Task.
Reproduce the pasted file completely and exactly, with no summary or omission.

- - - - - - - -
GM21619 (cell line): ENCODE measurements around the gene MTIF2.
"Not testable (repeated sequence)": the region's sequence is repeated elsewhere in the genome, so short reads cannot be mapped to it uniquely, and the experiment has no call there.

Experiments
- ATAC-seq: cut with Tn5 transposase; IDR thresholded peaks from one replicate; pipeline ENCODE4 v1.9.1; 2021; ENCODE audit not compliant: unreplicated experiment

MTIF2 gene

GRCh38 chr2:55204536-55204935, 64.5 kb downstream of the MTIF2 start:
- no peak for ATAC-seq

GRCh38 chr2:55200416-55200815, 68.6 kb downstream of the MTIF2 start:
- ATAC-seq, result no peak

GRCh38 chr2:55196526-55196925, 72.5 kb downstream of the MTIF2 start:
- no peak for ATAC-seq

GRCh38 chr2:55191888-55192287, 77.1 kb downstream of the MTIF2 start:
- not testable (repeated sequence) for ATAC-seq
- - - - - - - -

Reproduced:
GM21619 (cell line): ENCODE measurements around the gene MTIF2.
"Not testable (repeated sequence)": the region's sequence is repeated elsewhere in the genome, so short reads cannot be mapped to it uniquely, and the experiment has no call there.

Experiments
- ATAC-seq: cut with Tn5 transposase; IDR thresholded peaks from one replicate; pipeline ENCODE4 v1.9.1; 2021; ENCODE audit not compliant: unreplicated experiment

MTIF2 gene

GRCh38 chr2:55204536-55204935, 64.5 kb downstream of the MTIF2 start:
- no peak for ATAC-seq

GRCh38 chr2:55200416-55200815, 68.6 kb downstream of the MTIF2 start:
- ATAC-seq, result no peak

GRCh38 chr2:55196526-55196925, 72.5 kb downstream of the MTIF2 start:
- no peak for ATAC-seq

GRCh38 chr2:55191888-55192287, 77.1 kb downstream of the MTIF2 start:
- not testable (repeated sequence) for ATAC-seq